Recently as I reviewed the lecture offerings for the National Genealogical society Conference in Chicago I was thinking of a comment made by one of America’s leading genealogy educators in a discussion we had about my challenge breaking into the big leagues as a speaker. She suggested…
that the bottom line to drawing a crowd is to give them what they want–or at least title the lecture so they think its what they want, but then within that topic deliver not only what the title promises, but also the information they really need but do not realize yet.
Mulling that over, I realized that some of the best lectures I’ve heard do this. Consider an example from a recent conference. Tom Jones spoke on “Solving Problems with Original Sources”. I am not sure what Tom’s main message was, but tucked with this lecture was a careful explanation of the Genealogical Proof Standard, an overview of original records, not microfilmed, not digitized that need to be viewed in the archives, and eight examples of cases where this worked. It could have been called something tiresome like “Doing a Reasonably Exhaustive Search” which was his message to me. Instead he looked at where people are, and proposed a title that would draw them in and take them where he knew they needed to go. Now dig out that NGS Chicago program and look for titles that start with where you are.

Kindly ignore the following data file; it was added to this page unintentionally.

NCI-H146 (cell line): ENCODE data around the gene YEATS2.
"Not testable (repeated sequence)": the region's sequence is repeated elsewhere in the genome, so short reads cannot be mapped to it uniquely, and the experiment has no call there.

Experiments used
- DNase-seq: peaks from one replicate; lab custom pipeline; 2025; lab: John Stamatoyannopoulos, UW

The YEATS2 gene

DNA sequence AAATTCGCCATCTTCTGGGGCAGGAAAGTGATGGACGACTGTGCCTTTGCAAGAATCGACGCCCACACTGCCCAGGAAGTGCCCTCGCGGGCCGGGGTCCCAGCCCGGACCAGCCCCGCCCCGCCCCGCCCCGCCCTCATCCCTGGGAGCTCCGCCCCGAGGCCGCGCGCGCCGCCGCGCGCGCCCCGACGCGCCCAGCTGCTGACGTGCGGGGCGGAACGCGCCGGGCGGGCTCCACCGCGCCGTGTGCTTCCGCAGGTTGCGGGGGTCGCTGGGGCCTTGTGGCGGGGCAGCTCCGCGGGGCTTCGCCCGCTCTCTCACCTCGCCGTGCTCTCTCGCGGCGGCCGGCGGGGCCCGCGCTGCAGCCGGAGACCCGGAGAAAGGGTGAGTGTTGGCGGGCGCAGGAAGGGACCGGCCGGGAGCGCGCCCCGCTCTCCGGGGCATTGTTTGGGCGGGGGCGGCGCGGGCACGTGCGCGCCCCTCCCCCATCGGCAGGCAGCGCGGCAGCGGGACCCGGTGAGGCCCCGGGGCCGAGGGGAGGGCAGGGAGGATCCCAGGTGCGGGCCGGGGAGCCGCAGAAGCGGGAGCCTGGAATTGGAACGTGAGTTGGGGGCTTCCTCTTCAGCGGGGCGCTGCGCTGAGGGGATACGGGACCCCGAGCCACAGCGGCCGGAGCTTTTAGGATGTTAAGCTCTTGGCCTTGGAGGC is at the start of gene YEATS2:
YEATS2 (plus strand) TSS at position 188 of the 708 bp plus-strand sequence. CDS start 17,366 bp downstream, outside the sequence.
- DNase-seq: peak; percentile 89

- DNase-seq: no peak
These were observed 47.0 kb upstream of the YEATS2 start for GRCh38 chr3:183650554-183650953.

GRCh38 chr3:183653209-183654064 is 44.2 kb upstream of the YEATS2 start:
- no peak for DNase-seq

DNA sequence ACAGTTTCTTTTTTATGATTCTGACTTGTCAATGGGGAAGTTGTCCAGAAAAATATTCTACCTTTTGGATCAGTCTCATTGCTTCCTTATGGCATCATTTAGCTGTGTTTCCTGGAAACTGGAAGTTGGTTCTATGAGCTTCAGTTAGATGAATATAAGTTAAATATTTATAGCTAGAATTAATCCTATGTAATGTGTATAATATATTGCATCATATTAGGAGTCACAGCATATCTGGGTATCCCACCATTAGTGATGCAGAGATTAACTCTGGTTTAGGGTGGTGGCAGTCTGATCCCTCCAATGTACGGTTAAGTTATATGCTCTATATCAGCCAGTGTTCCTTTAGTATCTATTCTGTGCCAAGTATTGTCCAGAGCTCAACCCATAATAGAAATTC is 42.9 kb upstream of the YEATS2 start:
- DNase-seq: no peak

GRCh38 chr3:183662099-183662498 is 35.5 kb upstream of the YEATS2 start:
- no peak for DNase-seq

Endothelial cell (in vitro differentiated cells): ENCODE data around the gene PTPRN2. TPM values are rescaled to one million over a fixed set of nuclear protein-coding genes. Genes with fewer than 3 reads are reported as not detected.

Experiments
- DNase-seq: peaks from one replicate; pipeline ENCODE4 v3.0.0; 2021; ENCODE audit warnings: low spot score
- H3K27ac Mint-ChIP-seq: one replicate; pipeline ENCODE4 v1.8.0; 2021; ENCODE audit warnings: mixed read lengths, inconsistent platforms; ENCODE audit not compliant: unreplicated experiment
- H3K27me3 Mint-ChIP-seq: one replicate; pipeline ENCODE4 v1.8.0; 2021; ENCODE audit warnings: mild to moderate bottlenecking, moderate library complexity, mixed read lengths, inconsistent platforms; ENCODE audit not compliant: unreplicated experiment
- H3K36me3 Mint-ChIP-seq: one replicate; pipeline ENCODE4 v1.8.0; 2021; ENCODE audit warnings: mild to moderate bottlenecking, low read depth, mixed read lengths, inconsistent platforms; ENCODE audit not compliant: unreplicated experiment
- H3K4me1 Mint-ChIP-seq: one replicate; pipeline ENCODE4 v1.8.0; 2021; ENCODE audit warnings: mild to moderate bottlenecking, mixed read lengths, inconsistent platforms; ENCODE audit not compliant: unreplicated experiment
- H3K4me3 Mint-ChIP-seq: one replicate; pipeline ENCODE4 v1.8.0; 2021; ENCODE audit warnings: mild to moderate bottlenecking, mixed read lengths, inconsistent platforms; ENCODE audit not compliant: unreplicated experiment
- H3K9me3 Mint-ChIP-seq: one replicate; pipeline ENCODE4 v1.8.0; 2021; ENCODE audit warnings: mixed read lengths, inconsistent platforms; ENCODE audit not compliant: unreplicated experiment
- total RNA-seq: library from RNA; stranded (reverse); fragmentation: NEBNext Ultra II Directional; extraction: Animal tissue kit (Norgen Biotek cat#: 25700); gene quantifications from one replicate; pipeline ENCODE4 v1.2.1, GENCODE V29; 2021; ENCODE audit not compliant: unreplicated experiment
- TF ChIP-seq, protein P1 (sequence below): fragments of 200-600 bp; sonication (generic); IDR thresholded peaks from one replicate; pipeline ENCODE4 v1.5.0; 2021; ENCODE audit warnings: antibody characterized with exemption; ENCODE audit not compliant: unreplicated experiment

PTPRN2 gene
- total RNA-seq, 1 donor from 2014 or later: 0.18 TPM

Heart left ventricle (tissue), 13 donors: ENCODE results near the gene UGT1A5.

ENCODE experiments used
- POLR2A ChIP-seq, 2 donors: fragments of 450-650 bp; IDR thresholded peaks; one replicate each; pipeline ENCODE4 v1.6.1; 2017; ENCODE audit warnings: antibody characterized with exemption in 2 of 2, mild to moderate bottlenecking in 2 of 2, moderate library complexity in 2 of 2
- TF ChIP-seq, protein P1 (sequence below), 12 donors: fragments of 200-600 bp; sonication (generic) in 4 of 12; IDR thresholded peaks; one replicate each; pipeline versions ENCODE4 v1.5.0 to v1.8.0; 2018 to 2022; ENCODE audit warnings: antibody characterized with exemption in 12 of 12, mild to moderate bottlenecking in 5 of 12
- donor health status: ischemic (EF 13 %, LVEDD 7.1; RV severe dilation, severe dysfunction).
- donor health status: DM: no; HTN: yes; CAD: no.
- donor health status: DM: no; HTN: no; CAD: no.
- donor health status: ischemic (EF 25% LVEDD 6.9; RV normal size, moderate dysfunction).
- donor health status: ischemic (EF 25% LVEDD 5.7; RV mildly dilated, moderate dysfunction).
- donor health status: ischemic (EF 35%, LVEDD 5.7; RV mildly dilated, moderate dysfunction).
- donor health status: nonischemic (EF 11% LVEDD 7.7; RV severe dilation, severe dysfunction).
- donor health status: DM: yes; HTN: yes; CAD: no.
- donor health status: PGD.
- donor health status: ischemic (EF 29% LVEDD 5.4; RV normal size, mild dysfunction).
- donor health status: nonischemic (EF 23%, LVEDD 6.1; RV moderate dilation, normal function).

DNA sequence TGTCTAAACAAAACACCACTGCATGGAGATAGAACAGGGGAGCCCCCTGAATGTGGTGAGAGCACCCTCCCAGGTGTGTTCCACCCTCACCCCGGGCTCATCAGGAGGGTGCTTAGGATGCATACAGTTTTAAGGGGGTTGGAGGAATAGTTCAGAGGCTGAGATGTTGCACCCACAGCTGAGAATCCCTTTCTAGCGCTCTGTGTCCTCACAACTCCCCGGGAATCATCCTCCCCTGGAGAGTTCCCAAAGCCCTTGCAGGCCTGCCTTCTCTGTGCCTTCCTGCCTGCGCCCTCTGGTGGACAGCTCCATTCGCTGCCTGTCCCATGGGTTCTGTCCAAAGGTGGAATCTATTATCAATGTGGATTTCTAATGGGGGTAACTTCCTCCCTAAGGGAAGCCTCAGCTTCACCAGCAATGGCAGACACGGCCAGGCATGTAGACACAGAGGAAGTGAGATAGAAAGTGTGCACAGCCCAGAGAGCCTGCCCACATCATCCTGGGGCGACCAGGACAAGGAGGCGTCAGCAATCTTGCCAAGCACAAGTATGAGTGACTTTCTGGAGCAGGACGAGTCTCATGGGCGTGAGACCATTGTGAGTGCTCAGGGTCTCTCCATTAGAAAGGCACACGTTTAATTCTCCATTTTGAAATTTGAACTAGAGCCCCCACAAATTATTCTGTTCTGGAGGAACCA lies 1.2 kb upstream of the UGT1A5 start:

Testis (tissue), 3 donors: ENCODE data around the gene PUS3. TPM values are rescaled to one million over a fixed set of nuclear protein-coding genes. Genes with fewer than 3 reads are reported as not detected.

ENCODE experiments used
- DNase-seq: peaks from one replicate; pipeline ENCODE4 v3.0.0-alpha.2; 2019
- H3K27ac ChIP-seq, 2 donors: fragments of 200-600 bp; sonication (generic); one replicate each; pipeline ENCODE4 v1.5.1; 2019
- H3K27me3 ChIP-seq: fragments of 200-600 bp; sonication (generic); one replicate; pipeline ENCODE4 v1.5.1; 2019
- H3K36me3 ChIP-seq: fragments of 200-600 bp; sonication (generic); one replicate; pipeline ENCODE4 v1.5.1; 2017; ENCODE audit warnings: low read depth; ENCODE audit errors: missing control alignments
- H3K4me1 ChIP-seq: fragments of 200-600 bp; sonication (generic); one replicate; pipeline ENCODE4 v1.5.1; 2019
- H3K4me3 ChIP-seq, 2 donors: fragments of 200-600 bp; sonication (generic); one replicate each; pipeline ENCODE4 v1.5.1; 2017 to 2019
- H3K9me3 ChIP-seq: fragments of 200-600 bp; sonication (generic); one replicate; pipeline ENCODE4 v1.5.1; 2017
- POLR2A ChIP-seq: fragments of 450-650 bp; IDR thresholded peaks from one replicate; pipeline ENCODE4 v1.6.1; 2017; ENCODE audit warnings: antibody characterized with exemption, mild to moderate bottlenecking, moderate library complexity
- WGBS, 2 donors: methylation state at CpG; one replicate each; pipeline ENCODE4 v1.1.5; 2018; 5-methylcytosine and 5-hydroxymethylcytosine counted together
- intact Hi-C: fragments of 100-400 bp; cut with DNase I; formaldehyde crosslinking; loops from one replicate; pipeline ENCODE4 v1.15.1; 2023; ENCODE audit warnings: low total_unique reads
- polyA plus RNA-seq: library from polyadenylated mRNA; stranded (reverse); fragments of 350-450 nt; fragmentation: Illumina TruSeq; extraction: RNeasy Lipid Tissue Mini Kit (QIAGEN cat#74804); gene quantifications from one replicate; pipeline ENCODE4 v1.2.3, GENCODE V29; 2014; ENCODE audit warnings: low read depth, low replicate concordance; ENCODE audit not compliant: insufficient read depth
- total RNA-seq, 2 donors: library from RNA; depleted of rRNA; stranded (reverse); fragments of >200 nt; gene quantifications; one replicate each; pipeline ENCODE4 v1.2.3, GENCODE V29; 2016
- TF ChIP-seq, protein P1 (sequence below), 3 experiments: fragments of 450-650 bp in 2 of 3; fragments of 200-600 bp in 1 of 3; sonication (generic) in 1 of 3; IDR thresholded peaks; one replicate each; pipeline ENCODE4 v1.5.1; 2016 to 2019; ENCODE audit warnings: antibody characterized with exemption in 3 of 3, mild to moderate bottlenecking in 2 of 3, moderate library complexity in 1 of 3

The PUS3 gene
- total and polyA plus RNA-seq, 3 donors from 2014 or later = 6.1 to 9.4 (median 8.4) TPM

Share what you find. It will be interesting in June to look back and see if the real message of the lecture is a both a fulfillment of the promise of the title, and and pushes your lesarning in unexpected directions.
Your comments are always welcome.
So think about this idea as you construct titles, and lectures.